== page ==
At a time of depressed wool prices, more and more sheep farmers are looking at reducing costs – such as shearing and parasite control.
Alexander has celebrated his first trip to England by winning a title at one of England's major shows.
The 22-year-old shearer, who graduated from Lincoln College in Canterbury with a B.Sc last year, won the senior final at the British Golden Shears, during last week's Royal Bath and West Show at Shepton Mallet in the southwest of England.
It was the 9th senior win for the 2014 New Zealand intermediate champion, taking him to just one win from being automatically graded-up to the Open class, with the target of one-day emulating the feat of father Lloyd Alexander, a Golden Shears Open finalist in 1992.
The new hope in the family, pictured when fourth in the Northern Shears senior final at Auckland's Royal Easter Show in March, isn't hanging around, and says he may start mixing senior and open class competition in the UK in preparation for the big step up after the 2016-2017 New Zealand season starts in October.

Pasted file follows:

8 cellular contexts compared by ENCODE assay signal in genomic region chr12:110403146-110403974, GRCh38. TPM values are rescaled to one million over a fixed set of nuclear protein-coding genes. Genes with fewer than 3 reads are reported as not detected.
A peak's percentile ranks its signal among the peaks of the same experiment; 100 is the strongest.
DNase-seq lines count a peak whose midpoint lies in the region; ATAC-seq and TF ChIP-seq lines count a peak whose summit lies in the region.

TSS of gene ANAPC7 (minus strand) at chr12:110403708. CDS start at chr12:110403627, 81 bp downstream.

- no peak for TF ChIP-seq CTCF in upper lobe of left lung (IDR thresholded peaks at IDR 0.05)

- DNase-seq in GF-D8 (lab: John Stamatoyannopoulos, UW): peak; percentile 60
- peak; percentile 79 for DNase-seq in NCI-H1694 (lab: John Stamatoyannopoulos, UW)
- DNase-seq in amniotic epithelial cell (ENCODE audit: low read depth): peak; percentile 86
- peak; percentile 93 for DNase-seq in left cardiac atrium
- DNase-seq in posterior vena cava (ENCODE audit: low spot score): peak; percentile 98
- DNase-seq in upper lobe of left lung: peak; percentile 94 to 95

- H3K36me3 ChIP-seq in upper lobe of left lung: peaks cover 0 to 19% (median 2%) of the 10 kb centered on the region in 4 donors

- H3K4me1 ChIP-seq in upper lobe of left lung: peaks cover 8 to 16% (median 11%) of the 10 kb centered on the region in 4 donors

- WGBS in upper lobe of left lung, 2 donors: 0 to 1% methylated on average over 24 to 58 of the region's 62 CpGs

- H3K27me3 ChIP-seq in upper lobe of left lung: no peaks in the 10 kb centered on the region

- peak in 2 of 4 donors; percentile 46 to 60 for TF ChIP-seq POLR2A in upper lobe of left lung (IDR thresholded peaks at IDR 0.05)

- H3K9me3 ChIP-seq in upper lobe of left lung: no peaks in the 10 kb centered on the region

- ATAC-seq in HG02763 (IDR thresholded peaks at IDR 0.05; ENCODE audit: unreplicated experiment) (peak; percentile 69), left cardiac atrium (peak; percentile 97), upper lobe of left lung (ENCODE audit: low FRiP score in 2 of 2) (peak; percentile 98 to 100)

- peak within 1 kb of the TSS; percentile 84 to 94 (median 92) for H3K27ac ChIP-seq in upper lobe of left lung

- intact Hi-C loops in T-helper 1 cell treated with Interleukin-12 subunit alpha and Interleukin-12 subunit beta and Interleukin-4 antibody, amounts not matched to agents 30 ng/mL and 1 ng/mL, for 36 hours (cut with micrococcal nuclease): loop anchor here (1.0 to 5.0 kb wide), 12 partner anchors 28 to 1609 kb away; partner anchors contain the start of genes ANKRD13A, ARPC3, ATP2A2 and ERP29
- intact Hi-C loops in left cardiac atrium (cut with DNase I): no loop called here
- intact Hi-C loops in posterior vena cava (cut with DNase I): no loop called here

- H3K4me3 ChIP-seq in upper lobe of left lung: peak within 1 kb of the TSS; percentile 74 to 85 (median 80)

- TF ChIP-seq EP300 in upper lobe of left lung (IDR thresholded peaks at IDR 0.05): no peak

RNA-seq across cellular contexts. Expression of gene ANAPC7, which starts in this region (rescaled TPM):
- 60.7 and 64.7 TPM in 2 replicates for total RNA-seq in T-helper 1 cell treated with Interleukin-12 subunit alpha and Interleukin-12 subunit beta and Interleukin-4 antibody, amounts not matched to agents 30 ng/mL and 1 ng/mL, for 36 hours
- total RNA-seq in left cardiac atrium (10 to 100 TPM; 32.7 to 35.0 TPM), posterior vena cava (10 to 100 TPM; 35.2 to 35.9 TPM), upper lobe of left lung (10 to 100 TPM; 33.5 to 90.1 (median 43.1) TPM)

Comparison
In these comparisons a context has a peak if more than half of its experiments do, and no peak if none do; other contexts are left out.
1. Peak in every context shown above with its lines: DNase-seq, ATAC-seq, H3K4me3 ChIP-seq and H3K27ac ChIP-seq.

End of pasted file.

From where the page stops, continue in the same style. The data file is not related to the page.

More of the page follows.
He was runner-up in Shearing Sports New Zealand's latest-season senior rankings, with five wins in 17 finals, which included placings at the Golden Shears in Masterton and New Zealand championships in Te Kuiti, after similar results in major South Island events the Otago championships in Balclutha and the Southern Shears in Gore.
His wins came at Tauranga, Levin, Dannevirke, Apiti and Waitomo, following victories the previous season at Ashburton, and Stratford and Ohura, two of the closest shows to his remote home territory on the Forgotten World Highway, the 150km of State Highway 43 between Stratford and Taumarunui.
His New Zealand Championships win was one of seven intermediate victories in 2012-2014.
He had to work hard for his win in England, being second to finish, four seconds behind first-man-off Stuart Davidson, from Scotland, and scoring just third-best board points, and second-best in pen judging.
But overall he was stable to take victory by just over 1pt from runner-up and former British Isles intermediate champion Harry Gilbert, of England.
The Open final at Royal Bath and West was won by Adam Berry. He automatically retained his England World Championships team place and now headed for the big event in Invercargill, NZ, on February 9-11, when he hopes to improve on his 6th placing in the 2012 final at the home of the Golden Shears in Masterton, and a 2014 semi-final placing in Gorey, Ireland.
Golden Shears of Great Britain Senior final (10 sheep): Darren Alexander (Whangamomona, NZ) 11min 26sec, 48.3pts, 1; Harry Gilbert (Hardwicke, England) 11min 33sec, 49.35pts, 2; Joe Butler (Tadcaster, England) 12min 24sec, 50pts, 3; Lloyd Rees (Llandefalle, Wales) 11min 51sec, 50.25pts, 4; Stuart Davidson (Biggar, Scotland) 11min 21sec, 56.55pts, 5; Stuart Persey (Blackborough, England) 14min 29sec, 58.05pts, 6.